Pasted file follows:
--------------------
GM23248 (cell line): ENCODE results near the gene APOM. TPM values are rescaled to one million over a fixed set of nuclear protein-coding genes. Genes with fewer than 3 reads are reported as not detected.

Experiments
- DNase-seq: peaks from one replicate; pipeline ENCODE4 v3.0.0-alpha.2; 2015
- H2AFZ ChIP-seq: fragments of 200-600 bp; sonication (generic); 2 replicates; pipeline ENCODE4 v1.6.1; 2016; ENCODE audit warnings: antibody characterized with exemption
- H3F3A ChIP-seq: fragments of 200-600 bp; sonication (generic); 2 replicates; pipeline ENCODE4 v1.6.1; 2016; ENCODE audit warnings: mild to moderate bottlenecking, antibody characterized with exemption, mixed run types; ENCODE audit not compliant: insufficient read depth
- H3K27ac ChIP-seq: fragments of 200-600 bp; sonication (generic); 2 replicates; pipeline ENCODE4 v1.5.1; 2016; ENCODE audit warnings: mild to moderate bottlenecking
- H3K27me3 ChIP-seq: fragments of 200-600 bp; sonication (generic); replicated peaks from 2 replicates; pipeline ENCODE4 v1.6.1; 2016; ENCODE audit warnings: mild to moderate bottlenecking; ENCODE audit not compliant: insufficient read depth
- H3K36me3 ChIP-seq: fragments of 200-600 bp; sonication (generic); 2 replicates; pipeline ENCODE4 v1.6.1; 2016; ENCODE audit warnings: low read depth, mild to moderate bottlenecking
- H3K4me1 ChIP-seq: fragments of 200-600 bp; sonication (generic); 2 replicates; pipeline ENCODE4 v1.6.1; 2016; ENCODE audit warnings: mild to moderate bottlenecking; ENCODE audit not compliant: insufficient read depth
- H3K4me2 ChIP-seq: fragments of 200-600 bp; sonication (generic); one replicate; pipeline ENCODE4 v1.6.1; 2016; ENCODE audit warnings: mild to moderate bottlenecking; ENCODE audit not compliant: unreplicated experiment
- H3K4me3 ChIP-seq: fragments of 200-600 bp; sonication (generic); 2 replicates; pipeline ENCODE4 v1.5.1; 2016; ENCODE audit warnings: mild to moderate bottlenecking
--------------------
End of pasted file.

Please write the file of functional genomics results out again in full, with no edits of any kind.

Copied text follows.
GM23248 (cell line): ENCODE results near the gene APOM. TPM values are rescaled to one million over a fixed set of nuclear protein-coding genes. Genes with fewer than 3 reads are reported as not detected.

Experiments
- DNase-seq: peaks from one replicate; pipeline ENCODE4 v3.0.0-alpha.2; 2015
- H2AFZ ChIP-seq: fragments of 200-600 bp; sonication (generic); 2 replicates; pipeline ENCODE4 v1.6.1; 2016; ENCODE audit warnings: antibody characterized with exemption
- H3F3A ChIP-seq: fragments of 200-600 bp; sonication (generic); 2 replicates; pipeline ENCODE4 v1.6.1; 2016; ENCODE audit warnings: mild to moderate bottlenecking, antibody characterized with exemption, mixed run types; ENCODE audit not compliant: insufficient read depth
- H3K27ac ChIP-seq: fragments of 200-600 bp; sonication (generic); 2 replicates; pipeline ENCODE4 v1.5.1; 2016; ENCODE audit warnings: mild to moderate bottlenecking
- H3K27me3 ChIP-seq: fragments of 200-600 bp; sonication (generic); replicated peaks from 2 replicates; pipeline ENCODE4 v1.6.1; 2016; ENCODE audit warnings: mild to moderate bottlenecking; ENCODE audit not compliant: insufficient read depth
- H3K36me3 ChIP-seq: fragments of 200-600 bp; sonication (generic); 2 replicates; pipeline ENCODE4 v1.6.1; 2016; ENCODE audit warnings: low read depth, mild to moderate bottlenecking
- H3K4me1 ChIP-seq: fragments of 200-600 bp; sonication (generic); 2 replicates; pipeline ENCODE4 v1.6.1; 2016; ENCODE audit warnings: mild to moderate bottlenecking; ENCODE audit not compliant: insufficient read depth
- H3K4me2 ChIP-seq: fragments of 200-600 bp; sonication (generic); one replicate; pipeline ENCODE4 v1.6.1; 2016; ENCODE audit warnings: mild to moderate bottlenecking; ENCODE audit not compliant: unreplicated experiment
- H3K4me3 ChIP-seq: fragments of 200-600 bp; sonication (generic); 2 replicates; pipeline ENCODE4 v1.5.1; 2016; ENCODE audit warnings: mild to moderate bottlenecking